"msgts": "2017-06-29T10:39:03.7651013+01:00", // ISO8601 timestamp 
  "msg":  {
    "p": "pi", // provider name
    "k": "MotionSensorState", // key, usually the node id
    "vt": "s", // data value type (string)
    "v": "motiondetected", // payload
    "q": "g", // quality of the value (OPC UA thing)
    "sts": "2017-06-29T10:38:43.7606016+01:00", // ISO8601 timestamp by OPC UA server
    "rts": "2017-06-29T10:38:53.7606016+01:00" // ISO8601 timestamp by CloudConnector

Streaming data messages from tapio received by our event hub can have different structures. We're only interested into item data messages because we just want to monitor status changes of our PIR motion sensor monitor node. We can recognize an item data message if we take a look at the msgt (message type) key. Every item data message has the type itd.

The property msg stores the actual item data message as JSON object. Here we're looking for messages with their k (key) being the previously configured SrcKey. The value we're forwarding hides behind the v key. Once again to keep things simple this is only a string (motiondetected) but it could be any complex event object when serialized as JSON object for example.

Below we can see a simplified version of our event hub processor Azure Function:

public static async void Run([IoTHubTrigger("ifttt", Connection = "EventHubConnection")]EventData message, Microsoft.Azure.WebJobs.ExecutionContext context,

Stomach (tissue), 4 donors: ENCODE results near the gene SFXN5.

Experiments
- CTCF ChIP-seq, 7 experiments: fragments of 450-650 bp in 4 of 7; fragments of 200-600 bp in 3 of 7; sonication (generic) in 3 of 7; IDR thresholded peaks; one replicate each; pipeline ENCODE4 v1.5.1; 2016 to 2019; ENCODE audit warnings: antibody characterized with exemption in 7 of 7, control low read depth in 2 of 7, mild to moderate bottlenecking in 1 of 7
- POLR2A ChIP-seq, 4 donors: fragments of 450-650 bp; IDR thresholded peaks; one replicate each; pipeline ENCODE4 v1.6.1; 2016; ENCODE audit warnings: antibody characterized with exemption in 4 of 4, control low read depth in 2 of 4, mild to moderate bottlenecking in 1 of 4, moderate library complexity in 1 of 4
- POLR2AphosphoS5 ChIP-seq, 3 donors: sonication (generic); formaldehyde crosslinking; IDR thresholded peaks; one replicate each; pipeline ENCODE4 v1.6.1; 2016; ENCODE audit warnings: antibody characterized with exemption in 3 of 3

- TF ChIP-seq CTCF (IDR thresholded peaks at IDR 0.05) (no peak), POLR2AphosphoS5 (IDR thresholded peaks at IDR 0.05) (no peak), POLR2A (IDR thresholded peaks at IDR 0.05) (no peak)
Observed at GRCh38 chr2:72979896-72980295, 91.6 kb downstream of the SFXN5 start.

CancellationToken cancellationToken)
    var streamingDataMessage = JsonConvert.DeserializeObject<StreamingDataMessage>(Encoding.UTF8.GetString(message.Body.Array));
    if(streamingDataMessage.MessageType != "itd")

    var itemDataMessage = JsonConvert.DeserializeObject<ItemDataMessage>(streamingDataMessage.Message);
    if (itemDataMessage.SrcKey != "MotionSensorState")

    await SendEventToIFTTT(itemDataMessage.Value);

In similar fashion to our [other Azure Function][article_2] we're simply consuming messages from our event hub and then forward them to IFTTT. The SendEventToIFTTT method wraps a simple HTTP request towards the IFTTT Webhook service:

POST<name of the event>/with/key/<your accounts webhook service key>

The Webhook service key can be obtained here (if you're logged in). The Webhook service is also able to interpret an application/json body if it has the structure below:

    "value1": "some string",
    "value2": "#MWIGA",
    "value3": "hello world"

Taking advantage of the body structure one could transmit any kind of event data to IFTTT. Finally we have to configure an applet in IFTTT to test our implementation. We combined Google Sheets with the Webhook service for example:

HTW receiving-applet-config


That's it! Two Azure Functions, an Event Hub, a Raspberry Pi and three workdays later we were able to present a functioning prototype. For our demo on day four we logged motion sensor data through our tapio-IFTTT-Connector into a Google Drive sheet, turned on a RGB LED with the press of a widget button on a smartphone and configured a new IFTTT-Applet live. We didn't develop a shippable product but built a working proof of concept in the tapio ecosystem which can be transformed into a proper solution. Authentication, authorization and a web interface for configuring events are mandatory for a feature complete solution and our code base also lacks a huge refactoring... :D

But aside from resolving the actual challenges #hackthewood2019 was most notably a fun event with awesome attendees who helped each other out at any time and had a great time together in Berlin!

Read more about the blog post "connecting the digital worlds" in the previous blog posts:

Blog post "Connecting the digital worlds - part 2"

Blog post "Connecting the digital worlds - part 1"